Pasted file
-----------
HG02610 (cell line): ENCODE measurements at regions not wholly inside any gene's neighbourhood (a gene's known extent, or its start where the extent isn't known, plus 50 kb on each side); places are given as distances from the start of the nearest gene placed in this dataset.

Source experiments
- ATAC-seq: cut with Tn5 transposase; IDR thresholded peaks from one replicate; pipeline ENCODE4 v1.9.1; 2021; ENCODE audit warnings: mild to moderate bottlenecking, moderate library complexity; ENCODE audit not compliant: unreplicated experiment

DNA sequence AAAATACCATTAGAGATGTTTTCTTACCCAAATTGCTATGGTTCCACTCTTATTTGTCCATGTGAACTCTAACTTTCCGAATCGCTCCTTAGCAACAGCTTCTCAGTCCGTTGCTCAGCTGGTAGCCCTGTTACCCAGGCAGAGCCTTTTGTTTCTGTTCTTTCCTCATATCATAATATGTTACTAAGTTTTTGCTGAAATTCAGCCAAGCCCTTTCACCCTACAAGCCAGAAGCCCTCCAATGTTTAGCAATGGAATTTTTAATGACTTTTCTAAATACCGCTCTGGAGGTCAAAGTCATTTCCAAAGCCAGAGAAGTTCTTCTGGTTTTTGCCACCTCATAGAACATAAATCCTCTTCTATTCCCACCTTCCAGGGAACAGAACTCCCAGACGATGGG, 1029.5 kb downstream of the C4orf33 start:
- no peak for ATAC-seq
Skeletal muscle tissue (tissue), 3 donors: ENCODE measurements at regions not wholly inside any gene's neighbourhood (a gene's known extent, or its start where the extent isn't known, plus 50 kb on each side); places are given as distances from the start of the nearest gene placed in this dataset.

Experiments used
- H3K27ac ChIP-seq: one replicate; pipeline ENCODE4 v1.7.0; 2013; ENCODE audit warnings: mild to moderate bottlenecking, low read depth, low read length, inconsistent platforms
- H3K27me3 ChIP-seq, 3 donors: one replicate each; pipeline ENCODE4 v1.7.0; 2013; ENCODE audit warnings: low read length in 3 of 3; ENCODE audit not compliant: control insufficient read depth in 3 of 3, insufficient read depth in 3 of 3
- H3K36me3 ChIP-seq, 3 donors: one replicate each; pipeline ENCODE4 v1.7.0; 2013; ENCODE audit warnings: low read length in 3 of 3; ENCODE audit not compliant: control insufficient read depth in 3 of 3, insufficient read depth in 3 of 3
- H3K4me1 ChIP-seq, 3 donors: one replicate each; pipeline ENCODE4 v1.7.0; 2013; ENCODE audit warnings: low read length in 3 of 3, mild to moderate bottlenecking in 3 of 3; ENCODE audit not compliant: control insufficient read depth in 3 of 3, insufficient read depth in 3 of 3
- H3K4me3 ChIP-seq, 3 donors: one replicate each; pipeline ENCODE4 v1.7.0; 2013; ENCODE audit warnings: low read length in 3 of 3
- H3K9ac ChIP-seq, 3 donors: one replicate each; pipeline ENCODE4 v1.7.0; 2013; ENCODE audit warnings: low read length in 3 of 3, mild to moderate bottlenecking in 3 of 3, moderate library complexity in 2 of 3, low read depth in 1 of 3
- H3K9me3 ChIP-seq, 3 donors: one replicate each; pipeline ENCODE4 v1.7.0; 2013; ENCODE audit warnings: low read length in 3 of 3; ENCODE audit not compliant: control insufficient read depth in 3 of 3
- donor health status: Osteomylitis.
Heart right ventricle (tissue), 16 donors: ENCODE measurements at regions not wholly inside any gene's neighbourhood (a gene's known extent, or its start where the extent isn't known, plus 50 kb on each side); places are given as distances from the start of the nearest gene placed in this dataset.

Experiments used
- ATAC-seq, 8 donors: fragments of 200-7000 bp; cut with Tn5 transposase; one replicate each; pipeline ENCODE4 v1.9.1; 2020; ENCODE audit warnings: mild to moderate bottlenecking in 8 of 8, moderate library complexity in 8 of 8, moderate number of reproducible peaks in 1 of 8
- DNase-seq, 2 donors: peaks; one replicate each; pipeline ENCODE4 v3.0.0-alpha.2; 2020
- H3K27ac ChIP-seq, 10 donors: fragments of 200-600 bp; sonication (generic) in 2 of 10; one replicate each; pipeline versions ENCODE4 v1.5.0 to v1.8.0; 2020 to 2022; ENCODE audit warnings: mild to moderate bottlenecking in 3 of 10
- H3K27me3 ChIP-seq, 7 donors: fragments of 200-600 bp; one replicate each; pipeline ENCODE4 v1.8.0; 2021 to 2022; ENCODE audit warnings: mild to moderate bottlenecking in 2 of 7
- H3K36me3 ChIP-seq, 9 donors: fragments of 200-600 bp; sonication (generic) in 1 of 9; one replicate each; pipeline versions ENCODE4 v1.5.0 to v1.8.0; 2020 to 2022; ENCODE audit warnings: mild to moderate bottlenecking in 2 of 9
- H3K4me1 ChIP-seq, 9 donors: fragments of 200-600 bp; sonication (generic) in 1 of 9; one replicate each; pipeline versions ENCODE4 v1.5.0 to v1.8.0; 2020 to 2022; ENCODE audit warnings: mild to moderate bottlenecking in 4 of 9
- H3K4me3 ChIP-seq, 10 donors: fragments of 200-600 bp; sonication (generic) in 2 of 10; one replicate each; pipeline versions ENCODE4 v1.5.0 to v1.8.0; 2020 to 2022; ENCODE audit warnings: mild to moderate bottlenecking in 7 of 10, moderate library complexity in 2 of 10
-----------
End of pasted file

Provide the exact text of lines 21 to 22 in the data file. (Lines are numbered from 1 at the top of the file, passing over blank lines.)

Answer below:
- H3K27me3 ChIP-seq, 7 donors: fragments of 200-600 bp; one replicate each; pipeline ENCODE4 v1.8.0; 2021 to 2022; ENCODE audit warnings: mild to moderate bottlenecking in 2 of 7
- H3K36me3 ChIP-seq, 9 donors: fragments of 200-600 bp; sonication (generic) in 1 of 9; one replicate each; pipeline versions ENCODE4 v1.5.0 to v1.8.0; 2020 to 2022; ENCODE audit warnings: mild to moderate bottlenecking in 2 of 9